The funding is just not there. Some have suggested that the Town Council can simply continue to pay for the shortfall in the town court operations which can be between $300,000 to $400,000 per year. The answer to this is easy, NO, we just don’t have extra funding to continue paying for the town court deficits. Just this year alone we had to cut over $1M from the estimated budget that we received from the town departments so our budget would be approved by the state. There is only so much money and $400,000 would outfit 3 new police officers which are badly needed in town. This is really about priorities and what is needed in our town. Naturally, those affected by the court closure have concerns and I feel for them all. These are tough decisions, but decisions that need to be made so the town can move forward.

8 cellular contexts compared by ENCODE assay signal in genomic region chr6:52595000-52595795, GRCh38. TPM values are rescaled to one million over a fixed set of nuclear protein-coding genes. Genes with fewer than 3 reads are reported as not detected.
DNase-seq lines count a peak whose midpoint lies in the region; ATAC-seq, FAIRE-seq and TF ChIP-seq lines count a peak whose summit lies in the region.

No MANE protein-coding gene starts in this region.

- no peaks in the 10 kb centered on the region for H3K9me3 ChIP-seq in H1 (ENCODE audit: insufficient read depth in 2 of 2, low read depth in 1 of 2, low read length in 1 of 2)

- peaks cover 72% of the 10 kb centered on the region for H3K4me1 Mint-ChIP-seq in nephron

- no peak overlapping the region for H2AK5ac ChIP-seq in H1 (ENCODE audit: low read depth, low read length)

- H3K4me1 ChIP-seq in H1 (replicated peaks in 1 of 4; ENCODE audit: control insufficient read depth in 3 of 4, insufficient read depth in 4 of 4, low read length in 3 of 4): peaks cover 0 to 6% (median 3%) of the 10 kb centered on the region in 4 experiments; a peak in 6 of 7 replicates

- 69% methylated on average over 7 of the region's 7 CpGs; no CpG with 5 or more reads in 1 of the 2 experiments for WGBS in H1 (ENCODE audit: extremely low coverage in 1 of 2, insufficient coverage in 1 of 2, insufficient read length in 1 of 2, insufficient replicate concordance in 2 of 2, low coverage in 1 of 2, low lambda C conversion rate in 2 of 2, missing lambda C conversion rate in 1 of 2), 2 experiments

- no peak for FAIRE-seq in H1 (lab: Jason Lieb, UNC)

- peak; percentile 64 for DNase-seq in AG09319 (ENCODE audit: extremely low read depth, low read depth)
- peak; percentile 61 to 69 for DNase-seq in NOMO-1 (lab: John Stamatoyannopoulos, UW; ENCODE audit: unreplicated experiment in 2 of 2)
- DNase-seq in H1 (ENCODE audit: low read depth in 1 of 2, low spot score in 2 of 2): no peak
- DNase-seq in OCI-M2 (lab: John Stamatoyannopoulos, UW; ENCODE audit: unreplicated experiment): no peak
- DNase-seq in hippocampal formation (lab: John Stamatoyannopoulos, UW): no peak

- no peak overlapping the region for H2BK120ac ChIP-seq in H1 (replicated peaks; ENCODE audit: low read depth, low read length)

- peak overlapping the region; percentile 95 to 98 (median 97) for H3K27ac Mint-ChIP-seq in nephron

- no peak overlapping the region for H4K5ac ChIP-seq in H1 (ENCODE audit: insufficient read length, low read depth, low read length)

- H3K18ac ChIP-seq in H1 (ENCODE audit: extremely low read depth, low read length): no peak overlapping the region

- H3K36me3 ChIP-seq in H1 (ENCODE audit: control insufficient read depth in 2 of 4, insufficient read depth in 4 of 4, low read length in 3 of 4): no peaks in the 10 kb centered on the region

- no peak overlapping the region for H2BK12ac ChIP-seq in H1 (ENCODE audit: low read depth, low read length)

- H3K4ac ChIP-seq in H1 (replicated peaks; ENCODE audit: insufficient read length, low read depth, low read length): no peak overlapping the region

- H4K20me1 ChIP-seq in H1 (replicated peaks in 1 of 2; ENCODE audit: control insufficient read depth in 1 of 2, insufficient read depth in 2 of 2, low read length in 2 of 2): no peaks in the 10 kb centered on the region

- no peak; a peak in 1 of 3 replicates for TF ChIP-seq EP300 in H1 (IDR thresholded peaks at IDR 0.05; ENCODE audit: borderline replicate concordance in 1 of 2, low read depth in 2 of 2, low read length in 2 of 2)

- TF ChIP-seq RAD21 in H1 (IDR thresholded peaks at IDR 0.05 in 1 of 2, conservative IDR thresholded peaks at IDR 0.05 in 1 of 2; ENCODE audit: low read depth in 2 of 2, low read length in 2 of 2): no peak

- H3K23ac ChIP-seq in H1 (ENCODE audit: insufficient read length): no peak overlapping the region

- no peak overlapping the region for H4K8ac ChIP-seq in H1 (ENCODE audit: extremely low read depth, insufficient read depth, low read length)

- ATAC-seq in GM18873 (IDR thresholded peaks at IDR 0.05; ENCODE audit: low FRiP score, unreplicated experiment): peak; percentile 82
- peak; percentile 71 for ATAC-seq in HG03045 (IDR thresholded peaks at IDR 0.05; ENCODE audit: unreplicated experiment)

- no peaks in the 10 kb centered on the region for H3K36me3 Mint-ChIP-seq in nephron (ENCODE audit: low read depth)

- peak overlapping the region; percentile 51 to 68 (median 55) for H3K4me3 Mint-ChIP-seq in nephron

The bottom line:

The chart above and below indicates the annual net Expenditures over Revenues each year beginning in 2011 as well as the Year-End Accumulated Totals. For the year 2022, the figures represent about halfway through 2022 which is where the $1.7M loss is coming from. The town cannot afford to continue funding the services of the town court. A ten or eleven-year trend is a lot of data to make an informed decision on this matter. Note that red-colored dollar amounts are ‘losses’ vs revenues.